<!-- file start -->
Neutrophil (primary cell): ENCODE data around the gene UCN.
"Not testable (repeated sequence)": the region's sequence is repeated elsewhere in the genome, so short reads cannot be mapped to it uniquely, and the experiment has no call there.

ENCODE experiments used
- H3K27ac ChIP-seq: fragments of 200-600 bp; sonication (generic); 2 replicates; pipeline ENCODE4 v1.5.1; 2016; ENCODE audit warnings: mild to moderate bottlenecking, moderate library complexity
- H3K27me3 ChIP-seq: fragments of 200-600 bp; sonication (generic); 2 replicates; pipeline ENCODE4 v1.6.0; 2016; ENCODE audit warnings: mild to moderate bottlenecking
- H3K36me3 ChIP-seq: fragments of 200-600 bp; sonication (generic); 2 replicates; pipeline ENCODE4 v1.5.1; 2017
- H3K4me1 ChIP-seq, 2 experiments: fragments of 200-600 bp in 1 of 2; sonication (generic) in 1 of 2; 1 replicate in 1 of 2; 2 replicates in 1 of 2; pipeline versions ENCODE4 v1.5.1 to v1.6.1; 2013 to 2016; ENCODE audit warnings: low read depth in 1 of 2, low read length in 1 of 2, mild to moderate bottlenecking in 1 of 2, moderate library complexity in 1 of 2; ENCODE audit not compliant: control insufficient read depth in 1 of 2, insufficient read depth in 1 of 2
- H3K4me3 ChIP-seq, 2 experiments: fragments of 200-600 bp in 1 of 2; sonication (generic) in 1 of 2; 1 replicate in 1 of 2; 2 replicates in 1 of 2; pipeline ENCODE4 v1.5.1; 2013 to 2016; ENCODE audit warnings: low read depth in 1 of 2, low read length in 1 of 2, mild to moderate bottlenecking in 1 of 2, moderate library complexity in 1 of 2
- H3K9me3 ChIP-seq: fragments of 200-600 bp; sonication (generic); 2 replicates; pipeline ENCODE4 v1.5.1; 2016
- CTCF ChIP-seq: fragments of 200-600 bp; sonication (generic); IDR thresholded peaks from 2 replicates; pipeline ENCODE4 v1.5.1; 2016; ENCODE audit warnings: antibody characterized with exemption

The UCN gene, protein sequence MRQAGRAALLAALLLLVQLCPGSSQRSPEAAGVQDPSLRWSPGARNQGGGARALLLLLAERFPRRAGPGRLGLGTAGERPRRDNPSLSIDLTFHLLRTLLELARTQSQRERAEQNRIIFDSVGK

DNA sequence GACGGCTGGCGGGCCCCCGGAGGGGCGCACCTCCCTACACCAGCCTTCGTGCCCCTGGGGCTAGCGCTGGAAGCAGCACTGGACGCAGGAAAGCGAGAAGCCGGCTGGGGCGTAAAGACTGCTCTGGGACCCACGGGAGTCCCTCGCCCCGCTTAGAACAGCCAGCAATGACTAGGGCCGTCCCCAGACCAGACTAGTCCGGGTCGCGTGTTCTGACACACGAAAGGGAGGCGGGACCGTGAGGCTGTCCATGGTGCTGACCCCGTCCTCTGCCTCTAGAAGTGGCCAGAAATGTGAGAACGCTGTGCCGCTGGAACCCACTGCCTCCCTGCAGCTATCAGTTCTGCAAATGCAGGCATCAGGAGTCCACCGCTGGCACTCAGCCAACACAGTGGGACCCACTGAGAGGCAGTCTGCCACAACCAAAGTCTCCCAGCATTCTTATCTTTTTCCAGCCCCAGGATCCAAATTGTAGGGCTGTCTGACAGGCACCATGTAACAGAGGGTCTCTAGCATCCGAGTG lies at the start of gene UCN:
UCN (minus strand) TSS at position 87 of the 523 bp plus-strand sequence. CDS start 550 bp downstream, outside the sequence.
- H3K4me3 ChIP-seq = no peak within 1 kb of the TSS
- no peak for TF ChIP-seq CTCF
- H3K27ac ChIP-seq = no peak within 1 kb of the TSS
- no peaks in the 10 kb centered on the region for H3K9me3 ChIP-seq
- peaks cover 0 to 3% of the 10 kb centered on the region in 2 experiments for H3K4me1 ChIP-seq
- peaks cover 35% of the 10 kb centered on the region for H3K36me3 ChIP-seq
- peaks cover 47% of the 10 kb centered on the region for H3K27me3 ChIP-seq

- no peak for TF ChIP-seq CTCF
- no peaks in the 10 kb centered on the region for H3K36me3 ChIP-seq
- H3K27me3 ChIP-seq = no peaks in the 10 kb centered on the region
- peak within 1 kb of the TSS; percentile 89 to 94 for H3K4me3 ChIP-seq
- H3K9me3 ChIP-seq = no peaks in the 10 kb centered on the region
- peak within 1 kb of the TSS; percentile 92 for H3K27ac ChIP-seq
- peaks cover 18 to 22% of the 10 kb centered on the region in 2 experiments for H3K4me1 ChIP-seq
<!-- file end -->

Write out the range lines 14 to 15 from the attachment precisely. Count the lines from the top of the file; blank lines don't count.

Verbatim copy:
- H3K4me3 ChIP-seq = no peak within 1 kb of the TSS
- no peak for TF ChIP-seq CTCF